2020 Predictions: NB-IoT Adoption Gains Ground

Hype around NB-IoT and its cousin LTE-M certainly persists, but the sunsetting of 2G and 3G highlights their benefits.

Brian Buntz

December 6, 2019

4 Min Read
Antenna for wireless network. Telecommunication cellular station for smart city connections mobile equipment. Broadcasting tower for high speed internet communication. Mast Lte aerial. Tech backgroundGetty Images

Narrowband-IoT is coming. That prediction is certainly not new. After all, the NB-IoT specification dates back to 2016. 

But adoption of NB-IoT has been spotty, although it has taken off in China, thanks to state support. China’s “the only place where NB-IoT has really been happening,” surmised Alicia Asín, chief executive officer of Libelium. In China, NB-IoT has established itself as the most popular cellular IoT network option. The telco China Telecom operates the largest NB-IoT network and has 310,000 base stations supporting the specification. 

There are several reasons for NB-IoT’s slow start elsewhere. Hardware costs were initially high. In Europe, 2G continues to exist, which distracts from NB-IoT’s selling point for low-bandwidth applications.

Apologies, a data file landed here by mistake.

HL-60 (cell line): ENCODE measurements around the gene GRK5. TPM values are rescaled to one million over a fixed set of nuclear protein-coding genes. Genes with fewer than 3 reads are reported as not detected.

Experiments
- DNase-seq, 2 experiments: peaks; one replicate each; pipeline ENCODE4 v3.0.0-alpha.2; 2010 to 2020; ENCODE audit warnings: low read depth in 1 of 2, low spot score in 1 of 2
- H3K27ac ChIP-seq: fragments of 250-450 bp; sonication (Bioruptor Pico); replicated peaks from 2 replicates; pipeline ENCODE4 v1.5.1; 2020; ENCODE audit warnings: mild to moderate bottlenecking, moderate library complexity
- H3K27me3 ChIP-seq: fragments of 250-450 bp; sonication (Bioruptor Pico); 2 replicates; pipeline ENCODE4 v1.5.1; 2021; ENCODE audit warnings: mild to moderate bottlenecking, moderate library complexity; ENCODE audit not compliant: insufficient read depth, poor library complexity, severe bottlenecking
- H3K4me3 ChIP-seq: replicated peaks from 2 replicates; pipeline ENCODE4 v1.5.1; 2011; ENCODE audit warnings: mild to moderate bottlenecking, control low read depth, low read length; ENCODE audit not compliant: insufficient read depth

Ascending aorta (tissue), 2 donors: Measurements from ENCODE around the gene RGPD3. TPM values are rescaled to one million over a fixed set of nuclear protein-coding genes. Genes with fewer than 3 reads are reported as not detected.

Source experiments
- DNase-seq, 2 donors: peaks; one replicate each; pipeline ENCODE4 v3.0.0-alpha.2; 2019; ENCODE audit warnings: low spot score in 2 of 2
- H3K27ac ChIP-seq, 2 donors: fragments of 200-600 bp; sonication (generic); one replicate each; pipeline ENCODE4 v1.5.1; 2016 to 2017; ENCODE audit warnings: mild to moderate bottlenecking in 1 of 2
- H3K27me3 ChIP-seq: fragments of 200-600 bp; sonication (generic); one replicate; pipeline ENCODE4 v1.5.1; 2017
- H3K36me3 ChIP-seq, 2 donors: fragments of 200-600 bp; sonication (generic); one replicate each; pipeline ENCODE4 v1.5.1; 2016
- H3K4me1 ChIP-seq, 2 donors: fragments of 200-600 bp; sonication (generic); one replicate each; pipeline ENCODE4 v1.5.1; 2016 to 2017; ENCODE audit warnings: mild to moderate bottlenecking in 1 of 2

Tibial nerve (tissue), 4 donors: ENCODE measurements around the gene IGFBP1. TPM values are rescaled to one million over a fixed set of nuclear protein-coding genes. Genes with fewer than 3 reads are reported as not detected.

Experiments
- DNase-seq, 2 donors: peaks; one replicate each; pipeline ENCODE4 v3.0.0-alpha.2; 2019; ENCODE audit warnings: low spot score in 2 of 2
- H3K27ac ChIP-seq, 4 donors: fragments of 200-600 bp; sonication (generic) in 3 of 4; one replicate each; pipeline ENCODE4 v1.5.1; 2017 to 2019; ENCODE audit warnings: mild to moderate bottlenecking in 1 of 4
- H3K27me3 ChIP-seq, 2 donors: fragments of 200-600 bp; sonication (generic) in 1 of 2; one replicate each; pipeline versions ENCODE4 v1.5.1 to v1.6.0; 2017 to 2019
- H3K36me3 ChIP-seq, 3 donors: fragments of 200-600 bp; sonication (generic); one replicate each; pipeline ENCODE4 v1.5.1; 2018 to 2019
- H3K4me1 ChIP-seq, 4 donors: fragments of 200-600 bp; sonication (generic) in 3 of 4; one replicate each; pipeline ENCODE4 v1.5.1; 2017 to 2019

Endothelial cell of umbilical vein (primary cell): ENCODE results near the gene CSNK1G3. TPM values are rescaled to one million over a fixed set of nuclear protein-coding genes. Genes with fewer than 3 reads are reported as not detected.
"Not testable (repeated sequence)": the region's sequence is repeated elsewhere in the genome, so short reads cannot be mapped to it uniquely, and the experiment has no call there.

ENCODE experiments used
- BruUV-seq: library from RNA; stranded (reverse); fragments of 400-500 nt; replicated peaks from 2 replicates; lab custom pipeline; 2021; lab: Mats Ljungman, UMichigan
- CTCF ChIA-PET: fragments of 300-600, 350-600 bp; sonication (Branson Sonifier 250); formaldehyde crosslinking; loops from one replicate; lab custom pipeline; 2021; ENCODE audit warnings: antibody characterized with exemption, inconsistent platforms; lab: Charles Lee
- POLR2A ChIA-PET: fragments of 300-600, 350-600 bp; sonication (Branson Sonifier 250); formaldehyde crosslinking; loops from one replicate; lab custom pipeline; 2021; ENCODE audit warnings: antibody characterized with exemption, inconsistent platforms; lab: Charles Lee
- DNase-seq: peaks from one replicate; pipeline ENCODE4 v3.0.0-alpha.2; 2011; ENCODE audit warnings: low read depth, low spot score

Ericsson, for one, projects significant growth for the standard and its sister low-power wide-area cellular technology LTE-M (an abbreviation for LTE Cat M1) next year and beyond. The Swedish company projects that NB-IoT and LTE-M will constitute more than half of all cellular IoT connections by 2025. 

Raj Kanaya, managing director, automotive at Aeris, said he’s noticing more customer interest in NB-IoT and LTE-M than high-bandwidth 5G applications. “In the U.S., the 2G network is going away. The 3G network is quickly going away,” Kanaya said. Aeris customers still using those older protocols are interested in migrating to LTE-M and NB-IoT. “That’s where we see a lot of activity because a lot of IoT deployments just don’t don’t consume a lot of data,” Kanaya said. “What they need is very low hardware costs and low data usage costs as well. And that’s where the new low power WAN technologies like NB-IoT and LTE-M really shine.”